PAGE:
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We hope to have the first limited liability partnership on 1 April

We hope to have the first limited liability partnership on 1 April
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First Published: Mon, Nov 03 2008. 12 30 AM IST

Inclusive outlook: Gupta believes a consultative approach works. Ramesh Pathania / Mint
Inclusive outlook: Gupta believes a consultative approach works. Ramesh Pathania / Mint
Updated: Mon, Nov 03 2008. 11 39 AM IST
New Delhi: Union minister for corporate affairs Prem Chand Gupta believes wide-ranging talks within and outside the government are necessary to push reforms. While he expects the Competition Commission of India (CCI)—the statutory body that will look at competitive (and anti-competitive) practices—to be functional by the end of the year, he hopes the Valuation Professionals Bill, aimed at regulating the business of corporate valuations, will be introduced in Parliament before the government completes its term early next year. Gupta, a Rashtriya Janata Dal leader, speaks about policy changes, including the introduction of a new companies Bill—Companies Bill 2008—to replace a 56-year-old legislation. Edited excerpts:
If the ruling coalition is defeated in the general election next year, do you think the new government will relook at the Companies Bill 2008?
Inclusive outlook: Gupta believes a consultative approach works. Ramesh Pathania / Mint
First, since it (Companies Bill 2008) was introduced in the Lok Sabha (lower House), once the term of the House gets over, the Bill is likely to lapse. But our country is such (that) on certain issues we are all one, be it foreign policy or a major finance policy. The present Companies Act was enacted in 1956 and it was amended 25 times. Three attempts were made to go for its revision—in 1993, 1997 and 2003—but somehow nothing happened.
Now this Bill has been prepared through a lot of consultations, not only with different ministries, but (consultative process) also with all possible stakeholders, including the corporate sector. It was put on the website of the ministry of corporate affairs (MCA) for inviting suggestions from the public at large.
Then Irani committee was constituted under J.J. Irani. Irani (director, Tata Sons) represents a corporate house. Besides, there were others on board such as the representatives of the Institute of Chartered Accountants of India (Icai), the Institute of Cost and Works Accountants of India (Icwai), the Institute of Company Secretaries of India (ICSI), Confederation of Indian Industry (CII), the Associated Chambers of Commerce and Industry of India (Assocham), Federation of Indian Chambers of Commerce and Industry (Ficci) and several legal experts. The government was hardly represented in the (Irani) committee, except that the MCA provided secretarial services. Thereafter, various ministries were consulted. So, no matter which government comes, whether we (the Congress-led United Progressive Alliance) come or somebody else comes, it does not make much difference. This Bill has been introduced in Parliament. I am sure after due diligence, whichever government is there...the Bill will be re-introduced which is the general practice. But the ball has been set rolling.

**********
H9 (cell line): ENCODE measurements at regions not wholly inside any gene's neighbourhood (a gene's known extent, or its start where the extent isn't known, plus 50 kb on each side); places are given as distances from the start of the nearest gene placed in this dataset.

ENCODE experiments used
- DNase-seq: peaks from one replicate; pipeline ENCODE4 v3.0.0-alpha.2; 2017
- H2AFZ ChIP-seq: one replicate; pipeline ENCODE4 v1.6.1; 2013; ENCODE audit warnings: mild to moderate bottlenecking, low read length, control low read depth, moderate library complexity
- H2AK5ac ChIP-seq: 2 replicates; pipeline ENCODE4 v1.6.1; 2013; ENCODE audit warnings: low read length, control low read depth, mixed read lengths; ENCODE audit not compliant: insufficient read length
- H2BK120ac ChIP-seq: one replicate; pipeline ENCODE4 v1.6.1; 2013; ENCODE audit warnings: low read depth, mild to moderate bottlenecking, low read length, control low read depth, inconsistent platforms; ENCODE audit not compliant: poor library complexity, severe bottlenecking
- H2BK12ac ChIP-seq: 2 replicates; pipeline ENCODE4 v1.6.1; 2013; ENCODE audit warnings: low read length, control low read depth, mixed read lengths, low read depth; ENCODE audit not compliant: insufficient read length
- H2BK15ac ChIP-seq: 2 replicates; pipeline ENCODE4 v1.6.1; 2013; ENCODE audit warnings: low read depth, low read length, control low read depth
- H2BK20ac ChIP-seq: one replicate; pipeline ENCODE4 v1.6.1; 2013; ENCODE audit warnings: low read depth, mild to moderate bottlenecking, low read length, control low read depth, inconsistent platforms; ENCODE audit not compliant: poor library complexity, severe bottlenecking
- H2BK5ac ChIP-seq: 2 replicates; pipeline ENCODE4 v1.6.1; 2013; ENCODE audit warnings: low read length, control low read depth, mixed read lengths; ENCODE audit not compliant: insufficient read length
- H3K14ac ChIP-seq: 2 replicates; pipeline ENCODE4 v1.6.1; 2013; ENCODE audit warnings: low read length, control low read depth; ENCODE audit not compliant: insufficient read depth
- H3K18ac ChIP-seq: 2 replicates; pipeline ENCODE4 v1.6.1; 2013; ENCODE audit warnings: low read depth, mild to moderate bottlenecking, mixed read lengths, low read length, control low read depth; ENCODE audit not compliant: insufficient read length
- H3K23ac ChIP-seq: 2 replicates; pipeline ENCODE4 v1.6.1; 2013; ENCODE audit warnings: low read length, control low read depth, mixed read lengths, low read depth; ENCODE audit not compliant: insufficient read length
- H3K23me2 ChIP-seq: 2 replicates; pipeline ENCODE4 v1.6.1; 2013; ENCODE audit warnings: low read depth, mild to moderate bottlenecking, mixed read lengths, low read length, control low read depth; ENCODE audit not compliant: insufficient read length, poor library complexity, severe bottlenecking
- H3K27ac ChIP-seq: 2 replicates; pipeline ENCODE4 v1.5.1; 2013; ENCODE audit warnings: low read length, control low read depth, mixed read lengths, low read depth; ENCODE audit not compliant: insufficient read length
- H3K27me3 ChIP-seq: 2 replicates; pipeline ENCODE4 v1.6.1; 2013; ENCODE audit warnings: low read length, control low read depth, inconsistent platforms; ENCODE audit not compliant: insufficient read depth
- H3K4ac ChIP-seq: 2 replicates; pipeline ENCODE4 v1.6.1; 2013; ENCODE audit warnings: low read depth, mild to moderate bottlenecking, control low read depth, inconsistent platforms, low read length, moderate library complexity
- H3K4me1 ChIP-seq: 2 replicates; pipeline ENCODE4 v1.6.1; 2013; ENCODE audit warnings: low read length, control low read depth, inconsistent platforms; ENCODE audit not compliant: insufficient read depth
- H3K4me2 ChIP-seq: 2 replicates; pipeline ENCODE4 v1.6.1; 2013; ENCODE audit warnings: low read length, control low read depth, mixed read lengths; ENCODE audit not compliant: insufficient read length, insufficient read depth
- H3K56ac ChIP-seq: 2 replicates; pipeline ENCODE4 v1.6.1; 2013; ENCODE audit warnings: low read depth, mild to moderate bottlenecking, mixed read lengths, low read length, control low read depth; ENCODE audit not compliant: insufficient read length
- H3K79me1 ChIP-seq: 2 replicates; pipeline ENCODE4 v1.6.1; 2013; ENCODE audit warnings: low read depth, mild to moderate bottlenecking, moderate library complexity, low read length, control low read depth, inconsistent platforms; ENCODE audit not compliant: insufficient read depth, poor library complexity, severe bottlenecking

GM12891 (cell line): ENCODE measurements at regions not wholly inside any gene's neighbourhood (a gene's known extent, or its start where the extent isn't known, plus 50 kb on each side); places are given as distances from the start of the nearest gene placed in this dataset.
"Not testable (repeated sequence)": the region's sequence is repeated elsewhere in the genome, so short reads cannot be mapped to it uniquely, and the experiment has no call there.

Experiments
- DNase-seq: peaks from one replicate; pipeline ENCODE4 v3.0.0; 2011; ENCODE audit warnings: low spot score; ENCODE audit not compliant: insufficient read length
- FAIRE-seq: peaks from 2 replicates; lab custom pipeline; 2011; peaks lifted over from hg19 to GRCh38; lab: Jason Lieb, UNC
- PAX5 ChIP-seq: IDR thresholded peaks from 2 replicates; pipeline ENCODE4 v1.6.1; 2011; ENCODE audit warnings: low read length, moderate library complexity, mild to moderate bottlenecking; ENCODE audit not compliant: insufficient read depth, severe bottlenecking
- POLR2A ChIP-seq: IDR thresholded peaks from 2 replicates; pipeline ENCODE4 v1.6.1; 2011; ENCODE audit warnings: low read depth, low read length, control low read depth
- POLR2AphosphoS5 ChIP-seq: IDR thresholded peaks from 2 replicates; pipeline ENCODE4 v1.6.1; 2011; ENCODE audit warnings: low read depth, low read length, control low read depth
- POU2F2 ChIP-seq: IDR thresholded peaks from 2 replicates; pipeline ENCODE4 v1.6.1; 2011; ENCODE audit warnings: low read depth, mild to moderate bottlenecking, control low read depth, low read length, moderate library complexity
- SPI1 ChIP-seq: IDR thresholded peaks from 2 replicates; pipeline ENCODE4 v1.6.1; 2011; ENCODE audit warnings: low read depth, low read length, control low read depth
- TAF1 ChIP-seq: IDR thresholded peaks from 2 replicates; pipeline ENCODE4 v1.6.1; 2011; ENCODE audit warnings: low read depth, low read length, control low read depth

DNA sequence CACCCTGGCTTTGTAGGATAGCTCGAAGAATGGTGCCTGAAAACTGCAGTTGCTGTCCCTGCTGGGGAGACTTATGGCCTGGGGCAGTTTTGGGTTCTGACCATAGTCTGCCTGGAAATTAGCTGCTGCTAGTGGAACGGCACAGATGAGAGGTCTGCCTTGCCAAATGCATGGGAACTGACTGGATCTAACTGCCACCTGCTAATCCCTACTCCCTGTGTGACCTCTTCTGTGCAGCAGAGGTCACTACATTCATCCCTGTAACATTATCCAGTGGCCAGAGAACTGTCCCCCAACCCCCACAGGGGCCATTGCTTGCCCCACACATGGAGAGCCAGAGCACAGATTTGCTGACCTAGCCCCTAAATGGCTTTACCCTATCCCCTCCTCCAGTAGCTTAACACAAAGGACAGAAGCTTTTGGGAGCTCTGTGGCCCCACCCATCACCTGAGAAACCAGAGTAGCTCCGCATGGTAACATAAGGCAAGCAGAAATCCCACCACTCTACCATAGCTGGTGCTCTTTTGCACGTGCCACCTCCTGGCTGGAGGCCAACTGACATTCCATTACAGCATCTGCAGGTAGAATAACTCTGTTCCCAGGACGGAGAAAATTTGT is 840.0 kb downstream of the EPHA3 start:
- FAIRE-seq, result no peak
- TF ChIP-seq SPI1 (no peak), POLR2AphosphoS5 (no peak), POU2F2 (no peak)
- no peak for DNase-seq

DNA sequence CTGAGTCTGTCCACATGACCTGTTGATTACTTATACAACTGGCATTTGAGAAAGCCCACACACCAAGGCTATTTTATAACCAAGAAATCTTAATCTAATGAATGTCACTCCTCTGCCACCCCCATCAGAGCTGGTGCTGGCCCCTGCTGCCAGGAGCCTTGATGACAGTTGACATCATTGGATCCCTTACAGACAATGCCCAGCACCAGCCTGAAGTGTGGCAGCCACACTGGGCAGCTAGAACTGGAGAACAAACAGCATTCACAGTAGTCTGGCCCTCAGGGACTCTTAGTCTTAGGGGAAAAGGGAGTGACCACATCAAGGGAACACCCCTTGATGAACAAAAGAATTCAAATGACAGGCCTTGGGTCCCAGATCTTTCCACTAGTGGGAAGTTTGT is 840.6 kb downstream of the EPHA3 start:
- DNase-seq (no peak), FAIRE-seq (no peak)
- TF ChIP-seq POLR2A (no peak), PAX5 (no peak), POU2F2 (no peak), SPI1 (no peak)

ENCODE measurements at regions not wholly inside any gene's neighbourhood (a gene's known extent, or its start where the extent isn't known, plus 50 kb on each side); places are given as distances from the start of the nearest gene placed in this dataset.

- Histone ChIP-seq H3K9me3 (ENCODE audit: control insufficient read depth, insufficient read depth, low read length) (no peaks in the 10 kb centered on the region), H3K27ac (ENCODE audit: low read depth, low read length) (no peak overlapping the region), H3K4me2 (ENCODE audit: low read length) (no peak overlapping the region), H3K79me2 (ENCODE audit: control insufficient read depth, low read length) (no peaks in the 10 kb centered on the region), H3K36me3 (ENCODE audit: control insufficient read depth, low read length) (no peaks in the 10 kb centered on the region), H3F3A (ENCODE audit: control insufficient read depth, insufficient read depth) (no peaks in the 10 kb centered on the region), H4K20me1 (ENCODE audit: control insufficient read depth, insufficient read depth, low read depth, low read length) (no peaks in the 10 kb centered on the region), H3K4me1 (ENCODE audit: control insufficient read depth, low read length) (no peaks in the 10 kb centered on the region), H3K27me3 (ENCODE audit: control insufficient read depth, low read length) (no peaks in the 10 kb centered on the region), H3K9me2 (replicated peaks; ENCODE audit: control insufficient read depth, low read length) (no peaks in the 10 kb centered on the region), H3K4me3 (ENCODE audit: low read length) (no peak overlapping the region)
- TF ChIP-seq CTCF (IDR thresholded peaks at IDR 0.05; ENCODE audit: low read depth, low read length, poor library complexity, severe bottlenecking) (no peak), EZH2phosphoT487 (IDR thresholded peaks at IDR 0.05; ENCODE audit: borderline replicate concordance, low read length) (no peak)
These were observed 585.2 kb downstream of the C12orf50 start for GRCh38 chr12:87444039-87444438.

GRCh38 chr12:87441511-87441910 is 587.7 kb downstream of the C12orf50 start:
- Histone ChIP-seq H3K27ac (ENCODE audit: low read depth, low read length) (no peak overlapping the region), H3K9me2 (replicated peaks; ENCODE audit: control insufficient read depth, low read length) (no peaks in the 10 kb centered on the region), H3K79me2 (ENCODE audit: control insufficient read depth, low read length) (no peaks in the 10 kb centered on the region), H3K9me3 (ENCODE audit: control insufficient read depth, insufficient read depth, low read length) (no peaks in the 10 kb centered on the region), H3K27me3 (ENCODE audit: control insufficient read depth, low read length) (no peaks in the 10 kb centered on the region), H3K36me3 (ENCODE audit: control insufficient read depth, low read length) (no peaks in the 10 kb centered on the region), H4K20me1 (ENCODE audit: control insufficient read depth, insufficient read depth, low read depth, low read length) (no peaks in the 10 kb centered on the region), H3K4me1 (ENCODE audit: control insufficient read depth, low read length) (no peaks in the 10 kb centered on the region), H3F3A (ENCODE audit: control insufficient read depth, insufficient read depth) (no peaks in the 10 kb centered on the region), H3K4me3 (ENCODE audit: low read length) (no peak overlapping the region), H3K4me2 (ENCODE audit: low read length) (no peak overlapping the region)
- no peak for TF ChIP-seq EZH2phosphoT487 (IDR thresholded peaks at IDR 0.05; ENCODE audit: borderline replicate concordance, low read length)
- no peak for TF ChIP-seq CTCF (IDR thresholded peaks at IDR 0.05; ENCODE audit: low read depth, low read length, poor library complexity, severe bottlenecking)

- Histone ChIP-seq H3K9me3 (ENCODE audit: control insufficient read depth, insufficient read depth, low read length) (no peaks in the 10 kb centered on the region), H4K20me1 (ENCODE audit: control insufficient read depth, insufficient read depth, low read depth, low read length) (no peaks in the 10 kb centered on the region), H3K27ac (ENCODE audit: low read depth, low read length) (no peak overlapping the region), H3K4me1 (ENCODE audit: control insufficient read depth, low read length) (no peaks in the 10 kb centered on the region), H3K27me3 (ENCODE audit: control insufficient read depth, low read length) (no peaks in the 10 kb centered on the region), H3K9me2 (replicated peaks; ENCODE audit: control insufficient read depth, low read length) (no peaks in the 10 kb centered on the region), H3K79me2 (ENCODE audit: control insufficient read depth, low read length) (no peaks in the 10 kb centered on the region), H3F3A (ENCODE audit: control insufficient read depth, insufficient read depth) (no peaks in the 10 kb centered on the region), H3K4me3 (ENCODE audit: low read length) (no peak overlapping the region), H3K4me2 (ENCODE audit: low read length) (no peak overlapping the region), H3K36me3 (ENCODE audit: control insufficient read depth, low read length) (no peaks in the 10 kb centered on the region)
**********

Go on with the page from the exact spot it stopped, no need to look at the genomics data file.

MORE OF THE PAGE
Wouldn’t it have been better to introduce the Bill in the Rajya Sabha (upper House)?
It doesn’t really make much difference. Because the Bill, in a way, is a finance Bill—as revenue is collected—it had to be introduced in the Lok Sabha. Because of the wide consultative process involved, I don’t think there will be a problem in adopting the document by any government. At the same time, I feel since this is going to be such an important legislation it has to go to a standing committee.
Have you made a request for its quick disposal?
No.... But we are going to do that now. Even while it is a lengthy process, we will try to push it in six months. But it takes time (in getting these things done) and cannot be done overnight.
The Limited Liability Partnership (LLP) Bill has been passed in the Rajya Sabha. When will you take it up in the Lok Sabha?
We will take it up in the Lok Sabha in December when Parliament resumes...we are doing our home work, rules are being framed and kept ready. Also, the e-governance programme is being pursued. Like in the case of companies, all documents are filed online through MCA 21 (ministry’s e-governance programme), the same process will apply to LLP firms. We would have the first LLP on 1 April (limited liability partnership is an alternative business structure falling between a partnership firm and a corporate body, combining the limited liability benefits of a company with the flexibility of a partnership).
When do you expect CCI to start operations?